Are you modifying the units for sale or personal use? If you're selling them, I'd be sure your design will last. If it's for home use, then you'll probably be making improvements over time anyway. :)

Add pictures here
<% if( /^image/.test(type) ){ %>
<% } %>
<%-name%>
Add image file
Upload
Matthew Douglas Rogge wrote:
...

It's about time I scrape the bed of my lathe. If I take up all the play with the gibs near the headstock, the carriage binds as I approach the other end. The tailstock, which bears inside rather than outside the bed, has a similar problem. Taking off a few mils is easy enough. Keeping it straight is hard.

Good advice.
Jerry -- Engineering is the art of making what you want from things you can get. ¯¯¯¯¯¯¯¯¯¯¯¯¯¯¯¯¯¯¯¯¯¯¯¯¯¯¯¯¯¯¯¯¯¯¯¯¯¯¯¯¯¯¯¯¯¯¯¯¯¯¯¯¯¯¯¯¯¯¯¯¯¯¯¯¯¯¯¯¯¯¯
Add pictures here
<% if( /^image/.test(type) ){ %>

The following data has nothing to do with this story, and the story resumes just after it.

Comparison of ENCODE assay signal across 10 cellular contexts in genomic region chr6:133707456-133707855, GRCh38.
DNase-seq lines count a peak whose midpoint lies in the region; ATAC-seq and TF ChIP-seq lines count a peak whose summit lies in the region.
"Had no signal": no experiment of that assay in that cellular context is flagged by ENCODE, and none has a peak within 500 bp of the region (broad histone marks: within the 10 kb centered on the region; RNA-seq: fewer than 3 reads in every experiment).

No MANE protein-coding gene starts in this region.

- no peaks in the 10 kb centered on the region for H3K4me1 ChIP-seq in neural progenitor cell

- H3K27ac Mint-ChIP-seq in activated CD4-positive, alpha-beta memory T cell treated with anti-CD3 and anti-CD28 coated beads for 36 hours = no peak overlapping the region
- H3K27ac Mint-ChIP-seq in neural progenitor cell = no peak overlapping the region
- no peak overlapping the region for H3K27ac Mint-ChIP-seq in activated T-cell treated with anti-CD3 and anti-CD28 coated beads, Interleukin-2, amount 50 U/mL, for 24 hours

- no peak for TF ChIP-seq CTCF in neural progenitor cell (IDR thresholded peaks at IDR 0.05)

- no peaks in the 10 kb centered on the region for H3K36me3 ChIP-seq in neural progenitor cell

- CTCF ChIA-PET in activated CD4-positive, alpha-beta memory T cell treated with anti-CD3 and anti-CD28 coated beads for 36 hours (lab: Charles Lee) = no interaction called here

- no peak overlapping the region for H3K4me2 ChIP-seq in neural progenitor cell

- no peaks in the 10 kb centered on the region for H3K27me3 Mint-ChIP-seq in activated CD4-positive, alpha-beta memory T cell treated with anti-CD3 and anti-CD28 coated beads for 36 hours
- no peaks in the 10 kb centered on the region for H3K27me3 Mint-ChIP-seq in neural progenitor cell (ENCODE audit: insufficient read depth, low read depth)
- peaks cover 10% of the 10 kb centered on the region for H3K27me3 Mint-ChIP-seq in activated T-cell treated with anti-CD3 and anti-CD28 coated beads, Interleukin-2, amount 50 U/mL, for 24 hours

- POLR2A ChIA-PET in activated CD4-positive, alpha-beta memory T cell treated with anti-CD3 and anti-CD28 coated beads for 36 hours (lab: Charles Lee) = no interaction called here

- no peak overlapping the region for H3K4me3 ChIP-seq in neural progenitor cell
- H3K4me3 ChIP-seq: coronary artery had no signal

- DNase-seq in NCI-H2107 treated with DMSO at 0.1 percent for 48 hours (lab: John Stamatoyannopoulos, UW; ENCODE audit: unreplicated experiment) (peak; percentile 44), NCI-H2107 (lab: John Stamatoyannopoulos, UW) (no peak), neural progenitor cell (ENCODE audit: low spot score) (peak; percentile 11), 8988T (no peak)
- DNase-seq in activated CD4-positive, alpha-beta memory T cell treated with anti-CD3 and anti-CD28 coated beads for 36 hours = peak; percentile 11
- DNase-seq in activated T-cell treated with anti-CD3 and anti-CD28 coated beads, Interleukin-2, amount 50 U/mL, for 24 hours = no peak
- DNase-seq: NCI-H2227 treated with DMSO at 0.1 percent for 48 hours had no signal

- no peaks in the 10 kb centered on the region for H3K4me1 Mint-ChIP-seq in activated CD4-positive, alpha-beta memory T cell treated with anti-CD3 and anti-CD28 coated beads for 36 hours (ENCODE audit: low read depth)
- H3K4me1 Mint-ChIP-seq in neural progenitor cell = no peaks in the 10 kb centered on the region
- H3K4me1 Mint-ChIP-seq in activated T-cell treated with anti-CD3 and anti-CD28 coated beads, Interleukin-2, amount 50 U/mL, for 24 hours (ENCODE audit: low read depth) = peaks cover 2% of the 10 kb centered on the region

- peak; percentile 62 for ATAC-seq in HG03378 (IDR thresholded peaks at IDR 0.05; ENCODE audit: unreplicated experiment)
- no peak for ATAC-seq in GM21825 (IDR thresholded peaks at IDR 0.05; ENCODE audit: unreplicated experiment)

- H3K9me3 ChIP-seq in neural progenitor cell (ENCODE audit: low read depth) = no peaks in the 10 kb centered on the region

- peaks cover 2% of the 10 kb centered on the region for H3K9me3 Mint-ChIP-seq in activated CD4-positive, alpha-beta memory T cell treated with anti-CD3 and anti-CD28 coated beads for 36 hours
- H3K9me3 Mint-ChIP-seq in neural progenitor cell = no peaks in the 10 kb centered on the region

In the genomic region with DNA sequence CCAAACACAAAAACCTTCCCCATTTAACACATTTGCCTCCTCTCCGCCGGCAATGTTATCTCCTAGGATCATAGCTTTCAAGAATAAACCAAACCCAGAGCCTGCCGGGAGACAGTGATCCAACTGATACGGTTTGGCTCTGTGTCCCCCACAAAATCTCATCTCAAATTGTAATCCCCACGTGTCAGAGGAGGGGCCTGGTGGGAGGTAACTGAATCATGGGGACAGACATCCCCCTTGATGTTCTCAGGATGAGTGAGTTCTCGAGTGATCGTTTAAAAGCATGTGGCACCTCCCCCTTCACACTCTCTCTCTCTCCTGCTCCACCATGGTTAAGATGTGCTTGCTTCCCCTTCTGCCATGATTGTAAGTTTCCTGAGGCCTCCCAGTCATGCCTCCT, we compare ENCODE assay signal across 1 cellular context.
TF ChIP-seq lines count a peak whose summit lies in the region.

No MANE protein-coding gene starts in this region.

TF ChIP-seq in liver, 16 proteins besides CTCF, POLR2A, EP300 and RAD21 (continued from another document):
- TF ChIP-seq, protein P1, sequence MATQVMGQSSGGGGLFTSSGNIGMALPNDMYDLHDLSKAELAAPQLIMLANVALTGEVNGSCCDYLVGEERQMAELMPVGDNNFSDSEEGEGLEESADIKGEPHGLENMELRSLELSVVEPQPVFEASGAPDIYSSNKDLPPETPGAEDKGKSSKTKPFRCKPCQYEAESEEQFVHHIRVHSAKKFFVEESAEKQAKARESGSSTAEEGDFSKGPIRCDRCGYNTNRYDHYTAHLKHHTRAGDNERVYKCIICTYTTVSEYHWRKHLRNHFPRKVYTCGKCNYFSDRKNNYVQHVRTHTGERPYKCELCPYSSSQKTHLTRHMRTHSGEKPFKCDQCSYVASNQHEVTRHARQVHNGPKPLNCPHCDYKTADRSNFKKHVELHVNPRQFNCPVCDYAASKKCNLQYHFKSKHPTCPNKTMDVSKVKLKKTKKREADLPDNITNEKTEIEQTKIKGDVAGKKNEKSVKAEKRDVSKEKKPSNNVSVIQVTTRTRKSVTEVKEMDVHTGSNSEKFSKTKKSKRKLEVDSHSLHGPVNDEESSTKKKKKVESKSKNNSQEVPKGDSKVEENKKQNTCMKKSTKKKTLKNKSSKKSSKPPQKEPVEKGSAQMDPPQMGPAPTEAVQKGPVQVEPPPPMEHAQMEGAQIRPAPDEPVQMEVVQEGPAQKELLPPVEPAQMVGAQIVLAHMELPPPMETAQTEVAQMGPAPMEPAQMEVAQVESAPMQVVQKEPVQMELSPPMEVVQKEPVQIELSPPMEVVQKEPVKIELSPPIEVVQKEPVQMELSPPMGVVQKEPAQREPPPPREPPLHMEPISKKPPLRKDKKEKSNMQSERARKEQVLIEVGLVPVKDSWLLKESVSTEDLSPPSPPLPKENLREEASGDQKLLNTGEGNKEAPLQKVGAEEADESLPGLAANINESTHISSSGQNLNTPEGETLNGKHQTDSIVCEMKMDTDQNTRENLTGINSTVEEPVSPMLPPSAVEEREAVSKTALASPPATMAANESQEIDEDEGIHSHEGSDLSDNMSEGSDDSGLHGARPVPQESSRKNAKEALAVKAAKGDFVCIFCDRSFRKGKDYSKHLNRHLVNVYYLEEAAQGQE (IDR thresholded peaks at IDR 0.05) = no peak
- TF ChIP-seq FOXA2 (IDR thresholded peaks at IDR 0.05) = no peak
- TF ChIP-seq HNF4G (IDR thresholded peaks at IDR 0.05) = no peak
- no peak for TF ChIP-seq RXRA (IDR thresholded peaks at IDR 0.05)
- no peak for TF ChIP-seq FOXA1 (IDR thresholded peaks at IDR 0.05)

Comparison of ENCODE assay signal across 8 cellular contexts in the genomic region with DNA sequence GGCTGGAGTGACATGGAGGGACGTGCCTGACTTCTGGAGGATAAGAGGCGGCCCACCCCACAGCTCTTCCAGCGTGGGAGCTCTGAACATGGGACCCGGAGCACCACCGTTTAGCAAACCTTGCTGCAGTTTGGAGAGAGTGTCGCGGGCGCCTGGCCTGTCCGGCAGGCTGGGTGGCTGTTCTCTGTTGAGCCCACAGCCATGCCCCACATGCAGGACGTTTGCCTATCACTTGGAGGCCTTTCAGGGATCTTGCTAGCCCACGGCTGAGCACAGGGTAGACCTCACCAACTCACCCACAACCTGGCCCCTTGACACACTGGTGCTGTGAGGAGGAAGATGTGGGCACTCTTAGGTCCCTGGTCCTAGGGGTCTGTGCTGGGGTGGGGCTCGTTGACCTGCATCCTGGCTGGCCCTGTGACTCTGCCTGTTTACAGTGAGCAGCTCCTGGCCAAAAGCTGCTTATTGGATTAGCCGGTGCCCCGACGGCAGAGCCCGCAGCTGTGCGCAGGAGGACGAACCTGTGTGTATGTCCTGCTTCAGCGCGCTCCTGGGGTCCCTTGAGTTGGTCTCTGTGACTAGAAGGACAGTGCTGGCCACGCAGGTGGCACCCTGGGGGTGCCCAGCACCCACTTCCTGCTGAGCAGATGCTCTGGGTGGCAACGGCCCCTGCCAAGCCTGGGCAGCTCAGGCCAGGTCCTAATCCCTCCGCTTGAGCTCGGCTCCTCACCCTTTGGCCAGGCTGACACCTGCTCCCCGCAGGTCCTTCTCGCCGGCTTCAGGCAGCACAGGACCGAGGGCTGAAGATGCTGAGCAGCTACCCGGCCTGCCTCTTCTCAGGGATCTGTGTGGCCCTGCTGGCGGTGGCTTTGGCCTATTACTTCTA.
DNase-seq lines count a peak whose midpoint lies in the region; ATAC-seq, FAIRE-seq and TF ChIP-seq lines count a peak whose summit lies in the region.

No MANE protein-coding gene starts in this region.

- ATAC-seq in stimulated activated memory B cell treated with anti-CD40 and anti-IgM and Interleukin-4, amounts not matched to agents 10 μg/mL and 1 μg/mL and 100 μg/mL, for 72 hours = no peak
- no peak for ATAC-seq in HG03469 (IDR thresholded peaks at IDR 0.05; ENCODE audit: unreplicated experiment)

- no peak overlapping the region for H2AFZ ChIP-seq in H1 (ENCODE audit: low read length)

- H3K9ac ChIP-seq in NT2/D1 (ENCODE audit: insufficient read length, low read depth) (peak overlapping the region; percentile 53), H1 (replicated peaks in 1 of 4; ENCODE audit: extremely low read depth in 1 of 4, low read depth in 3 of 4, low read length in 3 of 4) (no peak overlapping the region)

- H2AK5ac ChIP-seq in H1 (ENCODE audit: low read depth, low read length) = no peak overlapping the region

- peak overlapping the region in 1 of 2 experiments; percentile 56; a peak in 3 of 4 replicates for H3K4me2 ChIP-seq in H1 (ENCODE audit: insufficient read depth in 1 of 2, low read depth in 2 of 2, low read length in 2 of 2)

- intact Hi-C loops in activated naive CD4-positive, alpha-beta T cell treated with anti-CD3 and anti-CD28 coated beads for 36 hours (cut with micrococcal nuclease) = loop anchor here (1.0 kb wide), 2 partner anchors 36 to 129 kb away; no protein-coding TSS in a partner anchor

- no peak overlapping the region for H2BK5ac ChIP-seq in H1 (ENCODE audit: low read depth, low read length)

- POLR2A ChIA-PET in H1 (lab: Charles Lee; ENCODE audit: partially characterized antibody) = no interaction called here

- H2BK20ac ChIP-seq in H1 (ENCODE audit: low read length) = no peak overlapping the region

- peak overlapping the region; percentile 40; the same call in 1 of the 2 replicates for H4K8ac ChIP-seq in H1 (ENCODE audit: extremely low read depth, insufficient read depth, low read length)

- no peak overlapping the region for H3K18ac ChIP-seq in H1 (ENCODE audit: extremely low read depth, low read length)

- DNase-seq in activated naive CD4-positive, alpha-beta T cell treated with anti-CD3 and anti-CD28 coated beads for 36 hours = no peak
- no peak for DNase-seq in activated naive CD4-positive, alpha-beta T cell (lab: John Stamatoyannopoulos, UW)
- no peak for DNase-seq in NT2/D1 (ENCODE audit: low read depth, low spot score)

<% } %>
<%-name%>
Add image file
Upload

know
will
mention
Right. I visualize them like 4 coils being A-B-A'-B'--A-B-A'-B'--.... In this way I turn on one at the time, that is why it is 1000-0100-0010-0001-1000-0100-...

current

complete an

same

the

supply

sustained

low-impudence

but

damping to

up

It useful to know these things... but probably I am gonna review the 200 step-per-turn and the driver kit you suggested before Im move take a decision...

if

is

selling them, I'd be sure your design will last. If it's for home use, then

I work as a teaching assistant in a lab at tecnologico de monterrey in mexico. I talked to the guy who built them and he mentioned a lot of short cuts that were taken to built the units because the tight budget the school has... so the professor assign the units to me to see whether I could improve them getting the stepper motor form old printers and building a driver form thing we already have... before I post the question I just follow one of the practices we teach the students and it worked fine the problems started when I connected the shaft to the all-tread that moves the platform... I didnt take the unit apart because even in the parts with "normal friction" it performed poorly and I decided to post the question and start looking for another solutions... now the motor performs very good and there are few spots where it just can not do the job...